Another traditional Lancashire dish, this developed from the availability of large quantities of black peas, traditionally eaten on or around Bonfire Night. This tasty recipe uses the purple podded peas that are usually left to dry on the pea plant. Once shrivelled up, the peas are then picked and packaged, before being left to soak. They can then be cooked and the result is a dish that has some similarities to mushy peas and is usually served with a simple dressing of salt and malt vinegar.
Lancashire cuisine has plenty to offer if you have a sweet tooth and the Manchester Tart is a particularly tasty example of the Lancashire fondness for confectionary. It is believed that they were invented during the Victorian era and have a distinctive appearance. Manchester Tarts are made from shortcrust pastry, to which is added a custard filling, followed by raspberry jam, coconut flakes and a Maraschino cherry, though there are other variations, including one that uses cream, that have proven equally popular. A tasty tea-time treat, they are quite messy to eat, so are best served formally.
Among the stranger traditions of England that have found their way into our cuisine is the Courting Cake. A Courting Cake is a sponge cake, though it usually has a firmer texture than a standard Victoria sponge and is quite similar to a shortbread texture. It was usually filled with strawberries and cream and then presented by a woman to her fiancé, as a token of their love. Courting Cake proved to be a big success and is still eaten today, and the good news is that you don’t need to be engaged to the baker to get your hands on a slice!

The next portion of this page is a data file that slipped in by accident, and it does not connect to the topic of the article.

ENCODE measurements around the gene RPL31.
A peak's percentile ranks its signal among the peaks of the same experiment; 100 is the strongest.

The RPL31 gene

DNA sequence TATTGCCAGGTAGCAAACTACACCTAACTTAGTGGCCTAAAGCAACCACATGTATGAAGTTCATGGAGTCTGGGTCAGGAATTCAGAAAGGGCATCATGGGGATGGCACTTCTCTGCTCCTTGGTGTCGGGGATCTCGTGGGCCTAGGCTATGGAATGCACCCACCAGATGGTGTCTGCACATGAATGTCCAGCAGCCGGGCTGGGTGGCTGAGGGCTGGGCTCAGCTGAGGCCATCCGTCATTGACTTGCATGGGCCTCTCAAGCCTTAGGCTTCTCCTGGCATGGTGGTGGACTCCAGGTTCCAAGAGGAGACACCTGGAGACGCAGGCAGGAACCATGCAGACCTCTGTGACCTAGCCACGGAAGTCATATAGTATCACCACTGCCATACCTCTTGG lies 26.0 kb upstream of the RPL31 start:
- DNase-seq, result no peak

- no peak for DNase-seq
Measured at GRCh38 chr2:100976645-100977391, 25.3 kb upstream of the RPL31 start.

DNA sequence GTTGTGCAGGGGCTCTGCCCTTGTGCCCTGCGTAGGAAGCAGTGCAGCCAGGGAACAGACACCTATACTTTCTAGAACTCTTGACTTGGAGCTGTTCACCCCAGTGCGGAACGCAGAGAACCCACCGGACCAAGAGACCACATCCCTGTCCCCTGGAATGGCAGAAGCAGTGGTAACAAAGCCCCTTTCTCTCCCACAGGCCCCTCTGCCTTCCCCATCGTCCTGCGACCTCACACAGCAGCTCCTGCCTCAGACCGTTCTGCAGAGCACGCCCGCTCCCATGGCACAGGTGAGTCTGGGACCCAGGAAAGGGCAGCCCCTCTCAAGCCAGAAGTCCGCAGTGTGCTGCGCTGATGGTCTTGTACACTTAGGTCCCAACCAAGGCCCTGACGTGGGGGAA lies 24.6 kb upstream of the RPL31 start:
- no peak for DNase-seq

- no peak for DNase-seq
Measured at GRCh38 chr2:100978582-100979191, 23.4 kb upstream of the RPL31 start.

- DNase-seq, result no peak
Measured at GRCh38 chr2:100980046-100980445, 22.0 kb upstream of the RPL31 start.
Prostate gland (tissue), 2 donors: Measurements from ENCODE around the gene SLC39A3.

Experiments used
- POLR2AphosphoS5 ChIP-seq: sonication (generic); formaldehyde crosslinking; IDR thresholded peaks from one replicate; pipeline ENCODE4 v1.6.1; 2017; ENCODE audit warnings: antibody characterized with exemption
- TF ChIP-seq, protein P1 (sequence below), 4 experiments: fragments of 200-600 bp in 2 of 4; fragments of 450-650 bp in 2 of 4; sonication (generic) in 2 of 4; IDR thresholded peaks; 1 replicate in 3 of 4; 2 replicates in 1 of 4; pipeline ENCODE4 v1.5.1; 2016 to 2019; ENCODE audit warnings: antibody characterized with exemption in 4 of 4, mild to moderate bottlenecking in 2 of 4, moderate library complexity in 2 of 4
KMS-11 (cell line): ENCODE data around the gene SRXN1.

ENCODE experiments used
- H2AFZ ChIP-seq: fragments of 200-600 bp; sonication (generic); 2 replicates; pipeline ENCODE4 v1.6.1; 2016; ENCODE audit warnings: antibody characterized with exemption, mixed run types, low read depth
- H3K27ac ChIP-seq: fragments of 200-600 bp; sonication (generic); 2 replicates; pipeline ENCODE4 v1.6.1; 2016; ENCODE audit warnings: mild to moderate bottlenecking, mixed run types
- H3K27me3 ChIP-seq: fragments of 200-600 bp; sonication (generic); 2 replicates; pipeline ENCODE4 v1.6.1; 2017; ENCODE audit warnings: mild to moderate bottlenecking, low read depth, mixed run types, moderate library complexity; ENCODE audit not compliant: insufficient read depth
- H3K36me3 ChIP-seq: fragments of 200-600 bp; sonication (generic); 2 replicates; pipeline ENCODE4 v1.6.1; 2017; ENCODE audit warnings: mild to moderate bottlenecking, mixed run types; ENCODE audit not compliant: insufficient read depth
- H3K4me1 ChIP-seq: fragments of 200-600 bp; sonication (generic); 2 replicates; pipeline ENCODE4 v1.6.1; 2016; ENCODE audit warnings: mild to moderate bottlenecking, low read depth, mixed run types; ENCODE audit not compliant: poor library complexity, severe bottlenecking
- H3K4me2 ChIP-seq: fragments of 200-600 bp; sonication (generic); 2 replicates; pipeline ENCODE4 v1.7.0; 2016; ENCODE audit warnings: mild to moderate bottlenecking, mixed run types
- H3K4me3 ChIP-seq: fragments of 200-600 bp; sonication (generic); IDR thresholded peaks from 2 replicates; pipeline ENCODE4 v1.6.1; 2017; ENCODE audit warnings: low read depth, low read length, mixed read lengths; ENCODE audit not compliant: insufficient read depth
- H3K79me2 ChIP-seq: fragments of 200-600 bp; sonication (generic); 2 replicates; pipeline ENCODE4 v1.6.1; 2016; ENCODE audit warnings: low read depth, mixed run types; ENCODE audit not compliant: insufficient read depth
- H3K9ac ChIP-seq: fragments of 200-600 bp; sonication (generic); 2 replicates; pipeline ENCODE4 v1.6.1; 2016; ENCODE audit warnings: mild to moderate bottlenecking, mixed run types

Morecombe Bay Shrimp
Morecambe Bay Shrimp are distinctively small, brown shrimp, that have a striking colouring, and a mild, almost sweet taste. They are caught in amongst the shallow waters, sands and mud flats of Morecambe Bay on the Lancashire coast. Sometimes they can be bought already cooked in the shell, but they are most often sold ‘potted’ which means they are boiled in sea water, shelled and then preserved in spiced, clarified butter. Usually they are served cold with thin toast.
The history of shrimping in Morecambe Bay goes all the way back to the 18th century, but the technique of preserving the shrimp in this way for sea journeys is said to date from Tudor times. The shrimping industry grew in the 19th century as the new railways enabled the product to be distributed around the country, and Morecambe Bay shrimps enjoyed another boost in popularity in the early 1930’s when they became fashionable with wealthy London diners.